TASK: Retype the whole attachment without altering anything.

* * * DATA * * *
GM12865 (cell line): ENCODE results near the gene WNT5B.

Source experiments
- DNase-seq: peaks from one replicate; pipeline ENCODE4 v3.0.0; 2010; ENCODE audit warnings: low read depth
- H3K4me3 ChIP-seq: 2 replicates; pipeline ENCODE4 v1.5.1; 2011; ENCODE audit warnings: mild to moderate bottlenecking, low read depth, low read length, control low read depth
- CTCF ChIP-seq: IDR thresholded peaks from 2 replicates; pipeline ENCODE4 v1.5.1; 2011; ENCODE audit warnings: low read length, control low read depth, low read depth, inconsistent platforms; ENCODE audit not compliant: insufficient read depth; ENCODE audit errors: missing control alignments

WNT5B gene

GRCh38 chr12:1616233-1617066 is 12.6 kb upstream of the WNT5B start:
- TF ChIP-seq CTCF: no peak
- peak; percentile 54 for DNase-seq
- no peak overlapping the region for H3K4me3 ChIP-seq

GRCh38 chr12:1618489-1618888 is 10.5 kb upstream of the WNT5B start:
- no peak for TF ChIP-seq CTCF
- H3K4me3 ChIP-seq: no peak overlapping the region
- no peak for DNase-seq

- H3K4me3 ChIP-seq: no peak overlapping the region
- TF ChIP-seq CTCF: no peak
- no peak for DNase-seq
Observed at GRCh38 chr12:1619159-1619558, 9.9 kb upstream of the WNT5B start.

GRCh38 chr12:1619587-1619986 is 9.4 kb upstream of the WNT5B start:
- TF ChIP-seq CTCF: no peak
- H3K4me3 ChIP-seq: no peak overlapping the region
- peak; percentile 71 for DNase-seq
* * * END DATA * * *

GM12865 (cell line): ENCODE results near the gene WNT5B.

Source experiments
- DNase-seq: peaks from one replicate; pipeline ENCODE4 v3.0.0; 2010; ENCODE audit warnings: low read depth
- H3K4me3 ChIP-seq: 2 replicates; pipeline ENCODE4 v1.5.1; 2011; ENCODE audit warnings: mild to moderate bottlenecking, low read depth, low read length, control low read depth
- CTCF ChIP-seq: IDR thresholded peaks from 2 replicates; pipeline ENCODE4 v1.5.1; 2011; ENCODE audit warnings: low read length, control low read depth, low read depth, inconsistent platforms; ENCODE audit not compliant: insufficient read depth; ENCODE audit errors: missing control alignments

WNT5B gene

GRCh38 chr12:1616233-1617066 is 12.6 kb upstream of the WNT5B start:
- TF ChIP-seq CTCF: no peak
- peak; percentile 54 for DNase-seq
- no peak overlapping the region for H3K4me3 ChIP-seq

GRCh38 chr12:1618489-1618888 is 10.5 kb upstream of the WNT5B start:
- no peak for TF ChIP-seq CTCF
- H3K4me3 ChIP-seq: no peak overlapping the region
- no peak for DNase-seq

- H3K4me3 ChIP-seq: no peak overlapping the region
- TF ChIP-seq CTCF: no peak
- no peak for DNase-seq
Observed at GRCh38 chr12:1619159-1619558, 9.9 kb upstream of the WNT5B start.

GRCh38 chr12:1619587-1619986 is 9.4 kb upstream of the WNT5B start:
- TF ChIP-seq CTCF: no peak
- H3K4me3 ChIP-seq: no peak overlapping the region
- peak; percentile 71 for DNase-seq